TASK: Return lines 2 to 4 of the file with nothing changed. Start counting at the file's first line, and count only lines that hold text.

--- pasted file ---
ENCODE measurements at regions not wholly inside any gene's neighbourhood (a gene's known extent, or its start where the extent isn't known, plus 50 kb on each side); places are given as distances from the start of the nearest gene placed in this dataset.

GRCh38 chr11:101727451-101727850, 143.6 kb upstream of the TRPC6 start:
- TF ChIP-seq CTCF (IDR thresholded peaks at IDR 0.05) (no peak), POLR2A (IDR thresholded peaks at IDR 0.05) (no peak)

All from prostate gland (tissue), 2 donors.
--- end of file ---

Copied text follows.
GRCh38 chr11:101727451-101727850, 143.6 kb upstream of the TRPC6 start:
- TF ChIP-seq CTCF (IDR thresholded peaks at IDR 0.05) (no peak), POLR2A (IDR thresholded peaks at IDR 0.05) (no peak)

All from prostate gland (tissue), 2 donors.